Employee injury reduces productivity and costs the UK economy billions of pounds each year, but Ford Motor Company has developed a new system for its development phase that reduces this by 70%.
In 2014, the Health and Safety Executive (HSE) estimated that 28.2 million working days were lost through employee injury during the 2013/14 financial year, costing the UK economy £14.2bn. Over 40% of work-related injuries were due to musculoskeletal disorders, such as repetitive strain injuries (RSI), with two-thirds of these injuries being ongoing cases.
Jenny Skeldon, an HM inspector of health and safety for the HSE, explains that RSI and manual-handling injuries are a significant health issue in UK industry. “A lot of the work carried out involves repeated activities, which could lead to musculoskeletal disorders,” she says.
Musculoskeletal disorders are injuries that affect muscles, nerves and the blood system, and can cause specific problems such as carpal tunnel syndrome. These injuries are a major cause of lost productivity in the workplace, as well as one of the main reasons for long-term absence in England and Wales.
The main causes of musculoskeletal disorders are activities that are repetitive or involve awkward postures, heavy lifting or physical strain. Musculoskeletal disorders can range from mild to severe, are cumulative in nature and can affect, in particular, the arms, neck, shoulders, lower back or ankles.
It is in the construction and heavy industry sectors where most of these injuries occur, due to the intensely physical, and often repetitious, nature of the work. Conventionally, companies in these sectors often have a health and safety officer to oversee the processes and ensure workers are not being exposed to unnecessary risk. These representatives identify areas of concern and seek to mitigate these risks, for example by modifying processes or by alternating repetitive procedures.
Read more about computer-aided design
- What is computer-aided design, or CAD?
- German vehicle maker Daimler standardises computer-aided design for its worldwide vehicle development on Siemens NX software.
- Computer-aided software engineering, or Case, defined.
“Musculoskeletal disorders affect the whole of UK industry – every manufacturer and every company – because there will be repetitive tasks being undertaken in whatever workplace,” says Skeldon.
To ensure they comply with legislation, employers must ensure the health, safety and welfare of their employees. This means that not only must employers to assess and mitigate the risks in the workplace, but they must identify emerging risks as well.
Ford’s virtual assembly programme
One company that is taking this idea to a new level is the Ford Motor Company, which has developed a virtual assembly task assessment programme to validate whether its proposed car designs can be efficiently and ergonomically assembled, with only minimal risk of injury to employees.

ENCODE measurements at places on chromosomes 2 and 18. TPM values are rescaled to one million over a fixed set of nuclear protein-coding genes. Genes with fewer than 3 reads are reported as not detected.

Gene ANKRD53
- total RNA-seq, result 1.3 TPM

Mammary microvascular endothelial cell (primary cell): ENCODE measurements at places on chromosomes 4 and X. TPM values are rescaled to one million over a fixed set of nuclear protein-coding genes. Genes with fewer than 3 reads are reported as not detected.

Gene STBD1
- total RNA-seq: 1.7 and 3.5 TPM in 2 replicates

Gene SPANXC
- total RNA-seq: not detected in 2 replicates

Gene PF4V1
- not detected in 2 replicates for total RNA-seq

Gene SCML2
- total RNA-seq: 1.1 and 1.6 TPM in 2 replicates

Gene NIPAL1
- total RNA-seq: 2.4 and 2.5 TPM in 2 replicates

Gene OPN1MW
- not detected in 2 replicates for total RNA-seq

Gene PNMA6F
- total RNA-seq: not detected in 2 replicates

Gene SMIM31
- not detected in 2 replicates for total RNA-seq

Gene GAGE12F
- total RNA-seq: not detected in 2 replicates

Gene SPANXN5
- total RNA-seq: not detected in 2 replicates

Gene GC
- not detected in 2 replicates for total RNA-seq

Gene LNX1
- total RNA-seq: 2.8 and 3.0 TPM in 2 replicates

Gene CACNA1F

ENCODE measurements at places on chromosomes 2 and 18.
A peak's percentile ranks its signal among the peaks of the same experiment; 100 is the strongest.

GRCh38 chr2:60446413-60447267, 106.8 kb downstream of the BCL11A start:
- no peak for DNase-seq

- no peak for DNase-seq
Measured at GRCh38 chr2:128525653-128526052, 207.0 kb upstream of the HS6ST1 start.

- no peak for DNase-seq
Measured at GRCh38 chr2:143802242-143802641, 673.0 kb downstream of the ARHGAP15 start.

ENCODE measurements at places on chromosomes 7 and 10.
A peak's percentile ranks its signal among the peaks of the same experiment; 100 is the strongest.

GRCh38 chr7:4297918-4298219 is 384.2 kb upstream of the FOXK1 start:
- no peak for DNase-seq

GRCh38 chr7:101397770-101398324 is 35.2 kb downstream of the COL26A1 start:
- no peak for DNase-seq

For the past 10 years, during which Ford has designed more than 100 new vehicles, the company has been using 3D computer-aided design (CAD) models to not only assess the ergonomic and aerodynamic nature of new vehicles, but to study how easy they would be for its 50,000 production employees to assemble.
These assembly assessments are conducted throughout the design process for each new vehicle. Assessments often comprise virtual reality models of the cars, full-body motion capture of employees and 3D printing of individual components.
“They are designing out the human-repetitive movements,” observes Skeldon.
Many of the virtual assembly task assessments are conducted via virtual reality. Since cars are now designed using various forms of 3D CAD software, it is comparatively simple to convert them into the appropriate file format for virtual reality engines. In this case, Ford uses headsets by NVis to visualise the models.
Ford chose to use Autodesk’s VRed software for creating its visualisations, as it can take relatively lightweight data and make it appear realistic through the application of materials, textures and ambient occlusions (shadows).
“There are other applications out there that can perform this, but VRed is really optimised for automotive visualisation,” says Marty Smets, an Ergonomics Simulation Engineer at Ford. “It also has built-in functionality to receive motion capture data, allowing us to immerse our engineers directly into the data in virtual reality.”
Motion capture to prevent strain
Full-body motion capture systems are used in conjunction with the virtual reality software to provide further information on how the employee moves their body to fit the virtual parts. More than 50 motion capture markers are placed on their arms, legs, back and torso, allowing ergonomists to assess the joint and muscle strain in Cortex by Motion Analysis, as well as identifying any positions where employees could lose their balance during future assembly processes.